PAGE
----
It’s been a little while since I’ve updated here. I’ve been posting regularly at the OpenHatch blog, and on my MetaScience tumblr, and I’ve been busy with a pack of things. Probably the most useful to mention is the Boston Civic Expo, which I’m co-organizing. It’s on Friday, May 31st. If you’re interested in government transparency and in using technology to improve government and communities, you should come.
A friend asked me the other day for my top science fiction recommendations, and I realized I’d never posted them here. Let’s rectify that.
Contact, by Carl Sagan, is probably my favorite science fiction novel, and one of my favorite books period. Many authors get so caught up describing future tech or alien civilization that they forget to write compelling main characters, but Contact’s Ellie Arroway is the heart of the story: brilliant, stubborn, kind, self-righteous, lonely, and deeply curious. She elevates the plot – a well-told, innovative take on first contact – into something unforgettable.
Hyperion, and its sequels Fall of Hyperion, Endymion, and Rise of Endymion, by Dan Simmons, are gorgeous, ambitious novels. The first book, which is my favorite, tells six intertwined short stories – the tales of six pilgrims on their way to the Time Tombs, on the planet Hyperion. The Time Tombs are guarded by the Shrike, an enigmatic, half-mechanical being, and legend says that it kills all pilgrims save one, to whom it will grant a single wish. If that premise doesn’t hook you, I’m not sure what will. Simmons is endlessly inventive, and a beautiful craftsman of worlds, characters, and sentences.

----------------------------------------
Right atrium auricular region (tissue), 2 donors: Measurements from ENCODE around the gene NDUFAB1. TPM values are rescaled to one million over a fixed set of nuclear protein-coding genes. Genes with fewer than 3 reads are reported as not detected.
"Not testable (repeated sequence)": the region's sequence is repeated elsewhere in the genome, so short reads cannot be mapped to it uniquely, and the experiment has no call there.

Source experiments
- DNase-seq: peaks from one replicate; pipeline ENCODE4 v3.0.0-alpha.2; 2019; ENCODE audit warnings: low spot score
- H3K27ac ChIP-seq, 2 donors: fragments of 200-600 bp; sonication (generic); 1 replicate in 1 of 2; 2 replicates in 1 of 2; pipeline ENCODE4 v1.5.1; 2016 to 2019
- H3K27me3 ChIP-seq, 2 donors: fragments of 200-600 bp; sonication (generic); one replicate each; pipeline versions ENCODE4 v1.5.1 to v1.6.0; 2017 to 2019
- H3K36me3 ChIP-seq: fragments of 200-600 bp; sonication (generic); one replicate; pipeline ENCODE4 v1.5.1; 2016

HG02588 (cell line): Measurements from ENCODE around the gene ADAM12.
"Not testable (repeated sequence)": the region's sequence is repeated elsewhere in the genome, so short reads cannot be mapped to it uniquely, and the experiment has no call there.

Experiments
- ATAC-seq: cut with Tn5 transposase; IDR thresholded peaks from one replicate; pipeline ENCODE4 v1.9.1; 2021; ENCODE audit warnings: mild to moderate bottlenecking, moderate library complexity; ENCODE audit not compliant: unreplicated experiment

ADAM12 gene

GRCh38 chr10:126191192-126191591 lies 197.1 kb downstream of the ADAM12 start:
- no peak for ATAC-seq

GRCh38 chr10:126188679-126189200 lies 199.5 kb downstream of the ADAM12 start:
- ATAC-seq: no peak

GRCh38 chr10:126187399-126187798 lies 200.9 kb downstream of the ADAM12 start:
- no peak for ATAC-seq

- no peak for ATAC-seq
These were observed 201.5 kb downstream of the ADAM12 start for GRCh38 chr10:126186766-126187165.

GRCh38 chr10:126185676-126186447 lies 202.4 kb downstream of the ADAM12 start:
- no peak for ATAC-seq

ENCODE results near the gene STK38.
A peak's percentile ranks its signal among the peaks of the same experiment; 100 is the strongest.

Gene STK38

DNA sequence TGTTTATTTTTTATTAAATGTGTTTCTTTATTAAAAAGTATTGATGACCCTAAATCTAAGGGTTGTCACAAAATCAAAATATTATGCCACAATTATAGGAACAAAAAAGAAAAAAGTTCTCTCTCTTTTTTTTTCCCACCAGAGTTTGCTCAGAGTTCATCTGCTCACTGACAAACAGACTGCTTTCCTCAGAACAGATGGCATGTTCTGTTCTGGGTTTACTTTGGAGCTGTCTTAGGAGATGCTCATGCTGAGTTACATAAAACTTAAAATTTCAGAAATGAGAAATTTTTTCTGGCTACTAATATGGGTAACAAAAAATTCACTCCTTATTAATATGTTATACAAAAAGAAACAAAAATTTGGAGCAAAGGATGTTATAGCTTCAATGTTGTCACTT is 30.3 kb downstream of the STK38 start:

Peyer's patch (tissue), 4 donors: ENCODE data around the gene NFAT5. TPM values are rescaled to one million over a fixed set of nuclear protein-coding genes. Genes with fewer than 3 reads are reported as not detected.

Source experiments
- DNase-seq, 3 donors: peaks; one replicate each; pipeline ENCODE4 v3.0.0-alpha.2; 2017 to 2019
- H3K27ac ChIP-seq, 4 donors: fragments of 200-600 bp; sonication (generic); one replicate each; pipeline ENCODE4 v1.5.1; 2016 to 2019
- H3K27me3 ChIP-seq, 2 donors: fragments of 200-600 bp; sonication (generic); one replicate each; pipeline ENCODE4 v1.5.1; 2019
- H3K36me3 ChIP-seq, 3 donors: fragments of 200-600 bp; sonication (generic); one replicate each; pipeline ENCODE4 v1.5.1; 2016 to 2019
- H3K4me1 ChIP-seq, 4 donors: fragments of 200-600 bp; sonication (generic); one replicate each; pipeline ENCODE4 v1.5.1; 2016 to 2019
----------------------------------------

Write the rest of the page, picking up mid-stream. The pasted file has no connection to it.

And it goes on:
On any given day I will list a different story of Ursula le Guin’s as her best. Sometimes it’s the more fantastical Lathe of Heaven, or the more political The Dispossessed, and one can make strong arguments for many of her short story collections. (I’ve written about The Ones Who Walk Away From Omelas on this blog before.) But today, I’m going with The Left Hand of Darkness, a book told by an envoy to a world without seasons or genders. It’s an exploration of a culture without duality, and the title comes from a poem/proverb of that culture: “Light is the left hand of darkness / and darkness the right hand of light.”
Honorable mentions: Do Androids Dream of Electric Sheep? by Philip K Dick; Flatland: a Romance of Many Dimensions by Edwin Abbott; The Handmaid’s Tale by Margaret Atwood; and Sum: Forty Tales from the Afterlives by David Eagleman.